How Gatorade can save your life

A week ago a handsome man in plaid biked by with a pearly white Gatorade in his hand. A couple of days later another attractive man passed on the sidewalk with two rainbow Gatorades! It turned out Gatorade was on sale for 89 cents at my local grocery store- the only one I like to go to regularly because it has a self-checkout which is ideal for introverts.

I’m usually a devoted Smart Water consumer but as a sweaty pregnant woman in need of electrolytes for summer, I immediately took advantage of this absurdly attractive deal. With twenty Gatorades in my trunk, from forest green to fuschia, I wanted to know what it was that made this classic sports drink so special. Is it just a marketing gimmick or is it truly a magical libation? I went to the Library of Congress, to the original headquarters of Gatorade in Florida, and to the University of Richmond, the original loyal big name customer. No just kidding, I googled that polychromatic water park themed “wild water rush” shit.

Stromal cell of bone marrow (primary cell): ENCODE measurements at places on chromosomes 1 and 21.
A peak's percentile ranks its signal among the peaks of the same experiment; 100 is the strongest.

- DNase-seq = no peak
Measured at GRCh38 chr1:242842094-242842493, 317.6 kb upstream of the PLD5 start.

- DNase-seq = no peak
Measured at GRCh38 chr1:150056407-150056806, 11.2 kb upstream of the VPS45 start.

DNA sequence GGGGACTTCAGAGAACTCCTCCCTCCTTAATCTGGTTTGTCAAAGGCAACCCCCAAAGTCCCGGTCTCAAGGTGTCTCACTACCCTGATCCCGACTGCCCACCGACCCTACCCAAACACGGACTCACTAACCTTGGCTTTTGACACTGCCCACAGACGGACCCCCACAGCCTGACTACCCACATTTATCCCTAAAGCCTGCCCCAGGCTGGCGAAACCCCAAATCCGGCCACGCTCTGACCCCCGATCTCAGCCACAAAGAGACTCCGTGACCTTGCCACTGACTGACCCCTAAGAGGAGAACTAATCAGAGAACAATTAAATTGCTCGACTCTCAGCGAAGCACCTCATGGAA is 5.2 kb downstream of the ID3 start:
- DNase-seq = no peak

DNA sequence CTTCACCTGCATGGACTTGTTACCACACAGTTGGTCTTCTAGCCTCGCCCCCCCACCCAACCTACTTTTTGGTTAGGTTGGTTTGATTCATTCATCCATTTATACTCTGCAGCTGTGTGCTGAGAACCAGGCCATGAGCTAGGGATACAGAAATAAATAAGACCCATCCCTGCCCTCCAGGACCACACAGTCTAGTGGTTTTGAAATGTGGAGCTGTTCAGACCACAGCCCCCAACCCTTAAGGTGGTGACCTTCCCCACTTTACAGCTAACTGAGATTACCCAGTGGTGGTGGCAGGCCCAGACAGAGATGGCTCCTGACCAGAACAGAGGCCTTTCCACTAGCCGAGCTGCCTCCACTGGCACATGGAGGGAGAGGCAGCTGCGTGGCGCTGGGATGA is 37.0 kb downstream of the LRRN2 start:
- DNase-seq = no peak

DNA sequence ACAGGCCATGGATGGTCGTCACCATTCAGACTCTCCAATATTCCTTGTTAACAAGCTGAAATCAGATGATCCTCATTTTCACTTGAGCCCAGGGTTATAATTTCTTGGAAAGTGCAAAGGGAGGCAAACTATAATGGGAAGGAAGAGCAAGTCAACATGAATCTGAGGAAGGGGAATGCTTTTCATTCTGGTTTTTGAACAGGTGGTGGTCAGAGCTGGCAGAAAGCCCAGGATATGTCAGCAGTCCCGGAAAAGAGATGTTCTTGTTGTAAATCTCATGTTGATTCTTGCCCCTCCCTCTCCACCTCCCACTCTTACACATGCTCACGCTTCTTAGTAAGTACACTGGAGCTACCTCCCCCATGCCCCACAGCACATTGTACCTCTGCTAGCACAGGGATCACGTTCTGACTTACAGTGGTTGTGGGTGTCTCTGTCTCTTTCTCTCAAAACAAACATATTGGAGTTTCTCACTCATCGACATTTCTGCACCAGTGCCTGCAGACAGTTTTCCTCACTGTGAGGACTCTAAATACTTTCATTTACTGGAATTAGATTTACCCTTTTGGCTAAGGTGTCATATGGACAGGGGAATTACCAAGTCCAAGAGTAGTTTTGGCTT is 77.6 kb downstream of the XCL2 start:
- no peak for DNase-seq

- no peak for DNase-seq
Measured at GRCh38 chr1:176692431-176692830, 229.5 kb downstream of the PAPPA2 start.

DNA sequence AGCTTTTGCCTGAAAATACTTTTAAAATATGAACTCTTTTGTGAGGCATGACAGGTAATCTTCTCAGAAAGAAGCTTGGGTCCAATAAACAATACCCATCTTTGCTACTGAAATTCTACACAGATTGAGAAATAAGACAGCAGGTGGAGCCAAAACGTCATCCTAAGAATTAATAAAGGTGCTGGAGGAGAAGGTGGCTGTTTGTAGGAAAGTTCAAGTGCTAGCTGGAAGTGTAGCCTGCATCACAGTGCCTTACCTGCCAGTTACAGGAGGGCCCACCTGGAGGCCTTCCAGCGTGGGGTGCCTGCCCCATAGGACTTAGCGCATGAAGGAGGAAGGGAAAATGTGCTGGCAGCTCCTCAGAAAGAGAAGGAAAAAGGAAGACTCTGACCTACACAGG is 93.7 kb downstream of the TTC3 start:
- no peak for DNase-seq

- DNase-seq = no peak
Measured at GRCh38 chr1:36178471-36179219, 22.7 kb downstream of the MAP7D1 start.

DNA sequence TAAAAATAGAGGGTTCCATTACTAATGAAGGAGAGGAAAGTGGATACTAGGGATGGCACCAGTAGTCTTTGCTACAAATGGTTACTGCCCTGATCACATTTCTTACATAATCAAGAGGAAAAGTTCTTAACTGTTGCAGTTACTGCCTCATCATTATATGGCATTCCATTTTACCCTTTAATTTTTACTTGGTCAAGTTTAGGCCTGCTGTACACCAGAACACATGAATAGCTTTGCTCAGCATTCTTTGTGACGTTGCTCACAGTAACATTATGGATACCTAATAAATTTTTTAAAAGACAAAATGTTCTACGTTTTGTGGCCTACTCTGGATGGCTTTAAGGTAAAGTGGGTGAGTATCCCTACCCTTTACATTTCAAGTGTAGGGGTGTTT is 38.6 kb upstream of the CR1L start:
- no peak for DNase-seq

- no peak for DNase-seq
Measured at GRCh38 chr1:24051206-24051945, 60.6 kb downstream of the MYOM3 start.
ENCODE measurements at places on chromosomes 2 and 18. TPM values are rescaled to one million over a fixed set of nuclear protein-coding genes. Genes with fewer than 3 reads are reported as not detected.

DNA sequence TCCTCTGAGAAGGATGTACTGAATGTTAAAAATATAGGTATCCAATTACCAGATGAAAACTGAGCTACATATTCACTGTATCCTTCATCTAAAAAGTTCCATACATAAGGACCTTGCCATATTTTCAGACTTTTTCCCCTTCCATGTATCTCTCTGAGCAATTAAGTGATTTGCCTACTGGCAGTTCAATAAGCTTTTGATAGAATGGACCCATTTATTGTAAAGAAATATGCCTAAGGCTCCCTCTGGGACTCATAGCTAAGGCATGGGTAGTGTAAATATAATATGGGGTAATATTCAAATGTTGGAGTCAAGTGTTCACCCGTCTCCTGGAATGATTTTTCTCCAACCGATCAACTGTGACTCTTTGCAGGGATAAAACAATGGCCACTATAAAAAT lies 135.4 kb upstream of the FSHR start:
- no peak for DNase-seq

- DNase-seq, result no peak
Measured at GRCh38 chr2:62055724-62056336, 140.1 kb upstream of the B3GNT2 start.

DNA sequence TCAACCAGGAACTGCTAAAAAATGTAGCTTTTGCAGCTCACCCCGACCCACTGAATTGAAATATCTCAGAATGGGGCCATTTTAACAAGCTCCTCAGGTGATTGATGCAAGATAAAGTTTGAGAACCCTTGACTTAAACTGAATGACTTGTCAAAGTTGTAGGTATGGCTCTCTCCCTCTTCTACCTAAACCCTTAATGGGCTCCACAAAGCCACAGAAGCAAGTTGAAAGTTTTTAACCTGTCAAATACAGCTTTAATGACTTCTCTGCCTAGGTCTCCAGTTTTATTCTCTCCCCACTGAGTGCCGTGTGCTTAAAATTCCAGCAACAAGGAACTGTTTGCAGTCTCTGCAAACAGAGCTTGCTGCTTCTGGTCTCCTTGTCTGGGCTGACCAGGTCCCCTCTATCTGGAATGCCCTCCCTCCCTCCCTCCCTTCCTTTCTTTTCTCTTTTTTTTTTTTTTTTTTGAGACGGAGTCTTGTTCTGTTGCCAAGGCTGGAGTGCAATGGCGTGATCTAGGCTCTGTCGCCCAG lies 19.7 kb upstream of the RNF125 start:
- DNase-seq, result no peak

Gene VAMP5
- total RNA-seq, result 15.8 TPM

Consisting of water, sodium, sugar, some other stuff and mysterious sweeteners with cryptic names that conjure up Norse gods, Gatorade is used by super athletes and sexual deviants to replace electrolytes lost during strenuous activities. Gatorade rehydrates, replenishes, and refuels ultrarunners who would otherwise die in the mountains, NASCAR racers lost in circles, and pregnant women like me at the end of a long day carrying a melon-sized kicking fetus. It also saved me from a dire case of food poisoning from a snotty teen-handled beef burrito eaten at a Mormon-swarmed Cafe Rio. Long live Gatorade.